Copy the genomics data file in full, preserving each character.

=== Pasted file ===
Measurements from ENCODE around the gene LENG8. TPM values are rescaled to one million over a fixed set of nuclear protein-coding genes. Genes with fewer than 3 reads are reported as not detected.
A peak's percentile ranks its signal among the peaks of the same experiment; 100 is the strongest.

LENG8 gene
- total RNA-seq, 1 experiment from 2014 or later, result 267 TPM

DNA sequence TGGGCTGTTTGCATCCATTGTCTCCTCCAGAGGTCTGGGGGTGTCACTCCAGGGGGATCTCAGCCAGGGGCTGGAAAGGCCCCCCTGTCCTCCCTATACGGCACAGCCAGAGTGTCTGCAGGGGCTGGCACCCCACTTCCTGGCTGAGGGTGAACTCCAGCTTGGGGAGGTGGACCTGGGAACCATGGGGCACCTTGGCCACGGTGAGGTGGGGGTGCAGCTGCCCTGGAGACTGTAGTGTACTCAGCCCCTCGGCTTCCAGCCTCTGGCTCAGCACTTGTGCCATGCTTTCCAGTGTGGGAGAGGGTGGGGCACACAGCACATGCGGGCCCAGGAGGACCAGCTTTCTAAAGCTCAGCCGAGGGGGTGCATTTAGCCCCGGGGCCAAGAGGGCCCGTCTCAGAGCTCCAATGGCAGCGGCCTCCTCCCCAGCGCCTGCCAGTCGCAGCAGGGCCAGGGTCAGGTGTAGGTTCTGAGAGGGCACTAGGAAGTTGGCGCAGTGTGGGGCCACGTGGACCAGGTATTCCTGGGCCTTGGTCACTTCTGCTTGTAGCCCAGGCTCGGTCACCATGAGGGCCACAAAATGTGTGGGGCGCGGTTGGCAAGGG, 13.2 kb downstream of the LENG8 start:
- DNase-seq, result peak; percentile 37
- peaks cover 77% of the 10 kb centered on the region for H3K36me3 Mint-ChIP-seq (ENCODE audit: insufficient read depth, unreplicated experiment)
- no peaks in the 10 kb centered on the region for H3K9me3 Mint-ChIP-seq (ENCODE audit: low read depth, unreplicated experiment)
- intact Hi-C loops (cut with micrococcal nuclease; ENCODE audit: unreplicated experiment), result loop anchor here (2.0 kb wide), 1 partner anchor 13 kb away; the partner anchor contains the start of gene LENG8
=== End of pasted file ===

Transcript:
Measurements from ENCODE around the gene LENG8. TPM values are rescaled to one million over a fixed set of nuclear protein-coding genes. Genes with fewer than 3 reads are reported as not detected.
A peak's percentile ranks its signal among the peaks of the same experiment; 100 is the strongest.

LENG8 gene
- total RNA-seq, 1 experiment from 2014 or later, result 267 TPM

DNA sequence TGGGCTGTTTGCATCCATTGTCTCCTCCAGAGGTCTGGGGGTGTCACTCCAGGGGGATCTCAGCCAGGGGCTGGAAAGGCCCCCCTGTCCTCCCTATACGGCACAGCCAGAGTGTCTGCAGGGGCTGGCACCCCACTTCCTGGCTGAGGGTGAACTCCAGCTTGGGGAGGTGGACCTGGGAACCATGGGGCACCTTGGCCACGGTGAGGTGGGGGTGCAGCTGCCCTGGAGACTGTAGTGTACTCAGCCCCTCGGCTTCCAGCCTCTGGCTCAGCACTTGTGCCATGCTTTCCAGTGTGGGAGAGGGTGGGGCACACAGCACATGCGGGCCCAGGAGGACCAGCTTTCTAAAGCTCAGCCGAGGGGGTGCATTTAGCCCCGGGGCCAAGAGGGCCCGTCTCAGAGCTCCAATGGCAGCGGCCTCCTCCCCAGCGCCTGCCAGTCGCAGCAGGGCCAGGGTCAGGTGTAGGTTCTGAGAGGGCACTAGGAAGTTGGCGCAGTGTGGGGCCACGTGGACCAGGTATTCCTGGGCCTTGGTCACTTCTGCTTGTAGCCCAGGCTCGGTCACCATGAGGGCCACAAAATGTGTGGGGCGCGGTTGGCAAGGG, 13.2 kb downstream of the LENG8 start:
- DNase-seq, result peak; percentile 37
- peaks cover 77% of the 10 kb centered on the region for H3K36me3 Mint-ChIP-seq (ENCODE audit: insufficient read depth, unreplicated experiment)
- no peaks in the 10 kb centered on the region for H3K9me3 Mint-ChIP-seq (ENCODE audit: low read depth, unreplicated experiment)
- intact Hi-C loops (cut with micrococcal nuclease; ENCODE audit: unreplicated experiment), result loop anchor here (2.0 kb wide), 1 partner anchor 13 kb away; the partner anchor contains the start of gene LENG8